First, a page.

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Programmed death ligand 1 signals in cancer cells

A Publisher Correction to this article was published on 19 January 2022

This article has been updated

Abstract

The paradigm of surface-expressed programmed death ligand 1 (PDL1) signalling to immune cell programmed death 1 (PD1) to inhibit antitumour immunity has helped to develop effective and revolutionary immunotherapies using antibodies blocking these cell-extrinsic interactions. The recent discovery of cancer cell-intrinsic PDL1 signals has broadened understanding of pathologic tumour PDL1 signal consequences that now includes control of tumour growth and survival pathways, stemness, immune effects, DNA damage responses and gene expression regulation. Many such effects are PD1-independent. These insights demonstrate that the prevailing cell-extrinsic PDL1 signalling paradigm is useful, but incomplete in important respects. This Perspective discusses historical and recent advances in understanding cancer cell-intrinsic PDL1 signals, mechanisms for signal controls and important immunopathologic consequences including resistance to cytotoxic agents, targeted small molecules and immunotherapies. Cancer cell-intrinsic PDL1 signals present novel drug discovery targets and also have potential as reliable treatment response biomarkers. Cancer cell-intrinsic PD1 signals and cell-intrinsic PDL1 signals in non-cancer cells are discussed briefly, as are PDL1 signals from soluble and vesicle-bound PDL1 and PDL1 isoforms. We conclude with suggestions for addressing the most pressing challenges and opportunities in this rapidly developing field.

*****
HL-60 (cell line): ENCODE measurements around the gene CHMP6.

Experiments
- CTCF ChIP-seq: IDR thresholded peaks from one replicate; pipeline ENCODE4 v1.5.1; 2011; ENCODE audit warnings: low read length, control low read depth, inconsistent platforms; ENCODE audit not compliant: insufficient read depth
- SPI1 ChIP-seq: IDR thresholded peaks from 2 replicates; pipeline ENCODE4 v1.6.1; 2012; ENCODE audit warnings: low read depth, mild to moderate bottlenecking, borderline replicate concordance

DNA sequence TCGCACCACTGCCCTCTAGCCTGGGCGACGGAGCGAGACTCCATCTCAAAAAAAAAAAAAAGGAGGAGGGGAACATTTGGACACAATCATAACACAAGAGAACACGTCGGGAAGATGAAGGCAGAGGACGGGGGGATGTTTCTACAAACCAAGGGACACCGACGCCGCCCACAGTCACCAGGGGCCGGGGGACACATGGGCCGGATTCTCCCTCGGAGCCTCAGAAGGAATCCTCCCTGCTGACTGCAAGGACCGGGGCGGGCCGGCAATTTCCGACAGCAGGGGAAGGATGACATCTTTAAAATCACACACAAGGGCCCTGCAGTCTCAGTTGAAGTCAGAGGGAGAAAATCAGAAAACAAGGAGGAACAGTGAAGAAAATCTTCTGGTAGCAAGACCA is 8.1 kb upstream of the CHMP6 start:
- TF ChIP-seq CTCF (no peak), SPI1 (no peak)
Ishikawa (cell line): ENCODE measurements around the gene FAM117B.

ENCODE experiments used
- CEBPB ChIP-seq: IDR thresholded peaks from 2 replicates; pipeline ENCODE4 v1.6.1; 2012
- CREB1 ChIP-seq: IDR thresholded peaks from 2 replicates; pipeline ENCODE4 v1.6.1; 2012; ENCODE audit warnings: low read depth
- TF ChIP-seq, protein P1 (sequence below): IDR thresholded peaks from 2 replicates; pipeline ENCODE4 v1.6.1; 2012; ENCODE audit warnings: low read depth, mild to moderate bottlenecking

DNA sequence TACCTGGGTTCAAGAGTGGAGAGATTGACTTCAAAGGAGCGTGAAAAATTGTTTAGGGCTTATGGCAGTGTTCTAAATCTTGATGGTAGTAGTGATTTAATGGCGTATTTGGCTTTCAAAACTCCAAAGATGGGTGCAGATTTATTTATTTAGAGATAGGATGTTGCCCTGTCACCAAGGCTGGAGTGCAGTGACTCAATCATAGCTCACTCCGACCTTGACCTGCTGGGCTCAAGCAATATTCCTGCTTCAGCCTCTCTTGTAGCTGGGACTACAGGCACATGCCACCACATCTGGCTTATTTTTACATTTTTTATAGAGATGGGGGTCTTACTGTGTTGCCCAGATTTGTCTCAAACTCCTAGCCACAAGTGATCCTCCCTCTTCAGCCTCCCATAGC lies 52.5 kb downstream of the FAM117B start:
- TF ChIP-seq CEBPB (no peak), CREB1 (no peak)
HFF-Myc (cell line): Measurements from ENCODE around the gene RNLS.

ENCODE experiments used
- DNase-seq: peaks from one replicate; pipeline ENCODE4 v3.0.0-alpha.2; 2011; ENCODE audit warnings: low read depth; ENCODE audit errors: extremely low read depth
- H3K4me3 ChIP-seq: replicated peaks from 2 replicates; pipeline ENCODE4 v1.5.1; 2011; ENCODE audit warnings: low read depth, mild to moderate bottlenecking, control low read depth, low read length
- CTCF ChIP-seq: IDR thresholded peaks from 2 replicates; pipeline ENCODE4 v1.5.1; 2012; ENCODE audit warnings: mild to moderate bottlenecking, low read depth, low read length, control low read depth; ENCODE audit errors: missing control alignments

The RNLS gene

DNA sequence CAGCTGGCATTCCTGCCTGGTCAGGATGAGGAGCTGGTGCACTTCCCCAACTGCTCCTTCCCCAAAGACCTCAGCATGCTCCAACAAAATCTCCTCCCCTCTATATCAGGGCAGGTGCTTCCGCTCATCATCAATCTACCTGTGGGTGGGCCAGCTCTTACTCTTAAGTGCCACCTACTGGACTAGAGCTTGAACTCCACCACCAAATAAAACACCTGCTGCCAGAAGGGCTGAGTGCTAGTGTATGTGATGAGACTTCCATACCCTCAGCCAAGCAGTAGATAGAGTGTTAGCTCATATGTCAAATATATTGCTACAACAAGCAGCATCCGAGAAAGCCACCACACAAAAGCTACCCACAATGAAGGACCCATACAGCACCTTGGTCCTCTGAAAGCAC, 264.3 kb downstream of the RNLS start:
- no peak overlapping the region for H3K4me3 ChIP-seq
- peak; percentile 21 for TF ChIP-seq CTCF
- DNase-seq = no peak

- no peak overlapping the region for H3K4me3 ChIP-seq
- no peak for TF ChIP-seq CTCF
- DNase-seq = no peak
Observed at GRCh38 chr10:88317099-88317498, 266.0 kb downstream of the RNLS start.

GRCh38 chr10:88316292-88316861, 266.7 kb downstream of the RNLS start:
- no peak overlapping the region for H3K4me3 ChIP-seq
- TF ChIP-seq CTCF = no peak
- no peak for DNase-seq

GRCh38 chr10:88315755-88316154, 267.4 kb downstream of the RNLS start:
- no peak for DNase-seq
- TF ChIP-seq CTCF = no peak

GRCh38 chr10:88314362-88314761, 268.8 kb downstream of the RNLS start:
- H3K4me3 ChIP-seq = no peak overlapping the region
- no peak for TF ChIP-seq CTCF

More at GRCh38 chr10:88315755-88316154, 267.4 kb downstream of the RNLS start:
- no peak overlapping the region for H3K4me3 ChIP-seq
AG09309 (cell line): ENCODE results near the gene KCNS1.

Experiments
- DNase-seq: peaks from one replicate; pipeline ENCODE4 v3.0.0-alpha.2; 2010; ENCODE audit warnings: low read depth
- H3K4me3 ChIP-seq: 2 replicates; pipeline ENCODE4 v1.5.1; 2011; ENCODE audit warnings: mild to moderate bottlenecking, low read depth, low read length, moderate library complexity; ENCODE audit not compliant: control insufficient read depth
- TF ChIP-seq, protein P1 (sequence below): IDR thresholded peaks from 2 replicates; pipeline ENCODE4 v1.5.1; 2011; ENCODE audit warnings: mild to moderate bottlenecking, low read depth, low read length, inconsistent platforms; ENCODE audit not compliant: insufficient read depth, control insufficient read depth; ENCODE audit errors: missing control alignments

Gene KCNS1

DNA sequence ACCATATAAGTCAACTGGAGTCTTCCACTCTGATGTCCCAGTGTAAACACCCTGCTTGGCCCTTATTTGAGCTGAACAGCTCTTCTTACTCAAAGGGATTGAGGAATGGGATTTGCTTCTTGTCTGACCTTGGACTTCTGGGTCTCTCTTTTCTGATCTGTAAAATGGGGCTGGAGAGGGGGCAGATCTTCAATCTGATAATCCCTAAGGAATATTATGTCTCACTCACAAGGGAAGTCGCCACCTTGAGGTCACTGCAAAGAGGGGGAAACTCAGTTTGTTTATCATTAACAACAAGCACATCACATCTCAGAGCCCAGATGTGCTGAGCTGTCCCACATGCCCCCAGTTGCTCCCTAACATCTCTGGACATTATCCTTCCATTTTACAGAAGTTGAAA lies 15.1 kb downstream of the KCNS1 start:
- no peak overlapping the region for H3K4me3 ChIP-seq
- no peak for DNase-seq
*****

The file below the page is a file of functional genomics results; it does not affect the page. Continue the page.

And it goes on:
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Fig. 1: Programmed death ligand 1 signalling in cancer cells.
Fig. 2: Regulation of intracellular PDL1 and potential targeting.

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Acknowledgements

The authors thank H. Bai, C. Clark, Y. Deng, E. Galvan, H. Gupta, Y. Hu, A. Kancharla, S. Kari, R. Li, C. Murray, R. Reyes and D. Zhang for valuable contributions to their cell-intrinsic PDL1 signal studies. They apologize to colleagues whose important works in this area were not cited due to space constraints.

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A.V.R.K. and T.J.C. contributed equally to all aspects of the article. R.K.V. edited and fact-checked the manuscript.

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Correspondence to Tyler J. Curiel.

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T.J.C. and A.V.R.K. have filed a patent on using intracellular PDL1 to predict anticancer responses and drugs that reduce tumour PDL1 for treatment purposes.

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Kornepati, A.V.R., Vadlamudi, R.K. & Curiel, T.J. Programmed death ligand 1 signals in cancer cells. Nat Rev Cancer 22, 174–189 (2022). https://doi.org/10.1038/s41568-021-00431-4

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